Crow Mystery Warrior
Oil, Not For Sale
Edited from a story by Joe Medicine Crow.
A Long time ago, the Lakota looked upon the lands of the Crow and thought that they should have them. One at the council was a captive Crow adopted by the Lakota, but he spoke in council and told those assembled that what they had planned, to annihilate the Crow in their homelands, was not a good thing and he did not think the Creator would want an entire nation eliminated. The Crow told them that he would not join them in this war party to destroy the Crow. Instead he sent his sons to the Crow to warn them.
The Crow at first were suspicious but an old man spoke for the boys. He said that they had come in personal danger, for they knew not if the Crow would hear them out, or kill them. He said that one who comes in such a way should be listened to. Finally, he convinced the Crow and they immediately set about moving camp.
When the Lakota came to the camp no one was there. But this did not stop the Lakota. They talked among themselves about this until they decided that they would go to their relations, the Cheyenne and Arapaho and ask them to help. The Lakota decided to send representatives to their relatives camps and during the winter see how many they could get to help go against the Crow. The Crow were their ancient enemy so it was not hard to get the Arapaho and Lakota warriors to join with them.
In the spring, the three nations came down upon the Crow. It is said the numbers were 12 against each Crow Warrior and yet, they could not defeat the Crow for they fought for their lives, and their lands. In a lull in the battle, a Crow warrior went out by himself and challenged the Lakota. He said, ”Lakota, you fight like women. We are going to make you run like women. We have sent for our other bands and they will be here soon.”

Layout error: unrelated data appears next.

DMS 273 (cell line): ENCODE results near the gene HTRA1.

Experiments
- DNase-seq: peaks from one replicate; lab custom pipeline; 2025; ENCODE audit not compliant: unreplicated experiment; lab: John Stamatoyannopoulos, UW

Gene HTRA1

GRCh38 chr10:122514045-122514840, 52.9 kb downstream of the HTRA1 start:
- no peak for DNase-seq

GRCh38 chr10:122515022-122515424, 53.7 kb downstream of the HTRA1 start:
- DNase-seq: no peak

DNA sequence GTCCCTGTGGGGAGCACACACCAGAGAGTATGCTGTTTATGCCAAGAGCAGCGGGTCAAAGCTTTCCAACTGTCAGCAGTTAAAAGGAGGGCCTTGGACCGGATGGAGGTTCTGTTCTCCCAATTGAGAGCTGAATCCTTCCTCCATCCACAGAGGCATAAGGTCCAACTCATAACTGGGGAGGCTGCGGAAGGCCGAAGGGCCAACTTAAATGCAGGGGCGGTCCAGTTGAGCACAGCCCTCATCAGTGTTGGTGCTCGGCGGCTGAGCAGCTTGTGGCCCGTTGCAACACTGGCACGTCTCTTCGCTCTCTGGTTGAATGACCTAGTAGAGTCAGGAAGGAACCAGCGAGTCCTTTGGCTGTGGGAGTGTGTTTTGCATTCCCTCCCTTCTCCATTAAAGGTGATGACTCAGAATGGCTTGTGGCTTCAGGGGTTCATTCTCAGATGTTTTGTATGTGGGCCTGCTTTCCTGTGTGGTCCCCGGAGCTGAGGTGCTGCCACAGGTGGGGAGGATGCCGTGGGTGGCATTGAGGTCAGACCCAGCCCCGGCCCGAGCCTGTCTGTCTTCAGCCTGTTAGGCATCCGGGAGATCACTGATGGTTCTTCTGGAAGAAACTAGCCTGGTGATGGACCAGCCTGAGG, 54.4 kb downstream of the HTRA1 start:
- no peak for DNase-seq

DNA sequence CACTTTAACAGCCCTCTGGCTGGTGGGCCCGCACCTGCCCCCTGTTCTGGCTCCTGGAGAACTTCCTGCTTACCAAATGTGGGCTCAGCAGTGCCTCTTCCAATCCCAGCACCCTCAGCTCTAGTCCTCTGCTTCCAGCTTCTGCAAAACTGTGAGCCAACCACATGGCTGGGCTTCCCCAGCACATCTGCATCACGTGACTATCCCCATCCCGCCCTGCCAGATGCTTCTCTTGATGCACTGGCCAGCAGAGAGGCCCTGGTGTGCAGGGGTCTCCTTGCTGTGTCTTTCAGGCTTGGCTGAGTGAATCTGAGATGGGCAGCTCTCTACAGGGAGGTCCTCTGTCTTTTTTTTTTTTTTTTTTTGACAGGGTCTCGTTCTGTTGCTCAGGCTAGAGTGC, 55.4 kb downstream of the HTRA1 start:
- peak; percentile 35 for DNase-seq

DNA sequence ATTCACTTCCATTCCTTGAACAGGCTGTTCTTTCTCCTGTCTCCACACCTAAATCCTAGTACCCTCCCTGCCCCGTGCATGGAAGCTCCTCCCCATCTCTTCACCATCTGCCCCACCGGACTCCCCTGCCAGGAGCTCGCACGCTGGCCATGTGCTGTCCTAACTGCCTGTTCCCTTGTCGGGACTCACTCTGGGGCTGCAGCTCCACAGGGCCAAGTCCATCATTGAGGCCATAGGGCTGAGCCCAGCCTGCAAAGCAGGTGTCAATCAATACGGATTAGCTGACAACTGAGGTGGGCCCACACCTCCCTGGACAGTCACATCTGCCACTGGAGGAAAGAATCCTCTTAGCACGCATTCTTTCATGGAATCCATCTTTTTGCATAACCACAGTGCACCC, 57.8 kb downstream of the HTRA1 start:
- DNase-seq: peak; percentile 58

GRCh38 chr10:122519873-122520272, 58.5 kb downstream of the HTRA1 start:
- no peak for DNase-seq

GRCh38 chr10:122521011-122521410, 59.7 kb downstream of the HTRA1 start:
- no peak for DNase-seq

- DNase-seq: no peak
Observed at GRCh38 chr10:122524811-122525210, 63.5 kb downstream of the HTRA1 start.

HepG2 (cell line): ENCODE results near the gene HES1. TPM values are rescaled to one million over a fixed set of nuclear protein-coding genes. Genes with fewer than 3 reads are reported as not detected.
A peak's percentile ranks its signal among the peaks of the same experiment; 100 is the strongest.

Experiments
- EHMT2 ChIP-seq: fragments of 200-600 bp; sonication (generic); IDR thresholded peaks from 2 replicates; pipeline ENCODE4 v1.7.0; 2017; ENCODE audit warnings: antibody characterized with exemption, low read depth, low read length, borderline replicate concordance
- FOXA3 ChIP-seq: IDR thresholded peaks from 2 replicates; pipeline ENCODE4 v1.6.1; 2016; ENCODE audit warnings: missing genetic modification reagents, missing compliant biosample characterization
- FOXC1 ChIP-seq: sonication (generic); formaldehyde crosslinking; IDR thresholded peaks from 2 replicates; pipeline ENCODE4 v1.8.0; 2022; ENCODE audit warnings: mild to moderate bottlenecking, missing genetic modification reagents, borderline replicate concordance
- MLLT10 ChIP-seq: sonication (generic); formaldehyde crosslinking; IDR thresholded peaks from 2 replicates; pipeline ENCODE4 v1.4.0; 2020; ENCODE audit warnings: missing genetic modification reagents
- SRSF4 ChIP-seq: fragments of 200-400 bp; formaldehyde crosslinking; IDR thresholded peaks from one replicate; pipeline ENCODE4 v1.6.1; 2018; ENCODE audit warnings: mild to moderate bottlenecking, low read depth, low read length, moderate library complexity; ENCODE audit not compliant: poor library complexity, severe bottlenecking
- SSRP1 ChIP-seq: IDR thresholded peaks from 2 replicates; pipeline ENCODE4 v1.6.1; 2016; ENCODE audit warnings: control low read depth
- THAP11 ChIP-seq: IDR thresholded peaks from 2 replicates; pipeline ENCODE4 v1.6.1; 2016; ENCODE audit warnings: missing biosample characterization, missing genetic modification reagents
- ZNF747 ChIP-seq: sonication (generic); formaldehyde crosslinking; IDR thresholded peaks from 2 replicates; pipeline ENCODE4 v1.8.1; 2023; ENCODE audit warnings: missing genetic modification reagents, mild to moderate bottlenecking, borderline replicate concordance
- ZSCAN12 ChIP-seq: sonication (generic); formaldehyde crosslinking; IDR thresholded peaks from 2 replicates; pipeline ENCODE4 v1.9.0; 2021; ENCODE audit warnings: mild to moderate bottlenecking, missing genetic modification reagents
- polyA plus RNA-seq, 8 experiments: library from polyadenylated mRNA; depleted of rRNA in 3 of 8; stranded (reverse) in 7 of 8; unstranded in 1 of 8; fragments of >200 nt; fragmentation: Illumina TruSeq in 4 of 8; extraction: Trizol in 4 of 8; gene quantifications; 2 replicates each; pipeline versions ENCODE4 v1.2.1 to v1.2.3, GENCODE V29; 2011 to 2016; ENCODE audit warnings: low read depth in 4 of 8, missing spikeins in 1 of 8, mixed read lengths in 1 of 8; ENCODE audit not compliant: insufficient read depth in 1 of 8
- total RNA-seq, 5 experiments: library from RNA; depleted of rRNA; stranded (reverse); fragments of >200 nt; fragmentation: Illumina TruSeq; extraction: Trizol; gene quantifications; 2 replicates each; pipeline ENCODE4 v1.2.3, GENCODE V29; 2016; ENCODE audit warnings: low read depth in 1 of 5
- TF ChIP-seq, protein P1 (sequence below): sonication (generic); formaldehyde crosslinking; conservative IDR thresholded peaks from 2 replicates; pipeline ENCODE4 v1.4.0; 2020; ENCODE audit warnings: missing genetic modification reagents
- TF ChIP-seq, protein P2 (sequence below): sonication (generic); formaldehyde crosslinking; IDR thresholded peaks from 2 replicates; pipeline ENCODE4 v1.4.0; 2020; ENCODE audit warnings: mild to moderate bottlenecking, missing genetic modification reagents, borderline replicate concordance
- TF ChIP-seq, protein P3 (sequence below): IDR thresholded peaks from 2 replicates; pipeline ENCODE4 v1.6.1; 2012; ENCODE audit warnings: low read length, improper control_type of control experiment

Unbeknownst to the speaker, but the Lakota could see clearly at this moment two clouds of dust arising in the air. They knew they had only one last chance to achieve their goal of taking these lands, so they came again upon the Crow. But as they rushed forward, a rider on a white horse that was painted came down from a hill. He carried a staff with elk antlers on it. He wore so many feathers that even the wind got out of his way. This warrior single handedly routed the Lakota, Arapaho, and Cheyenne Nations.
Years later, when all were on reservations, they visited each other and they talked about old battles and warriors and such. When the Lakota visited the Crow , they asked about that warrior. None knew who they were talking about. As the Crow thought about it, they remembered the clouds in the sky that were the dust of an elk herd and a buffalo herd that had become nervous from the noise of the battle. Then they remembered that while the young warrior was boasting, that one of their old women went up on the mountain and prayed. She said, “Ol Man Coyote, you said if ever we needed you that you would come to help us. Today is that day.”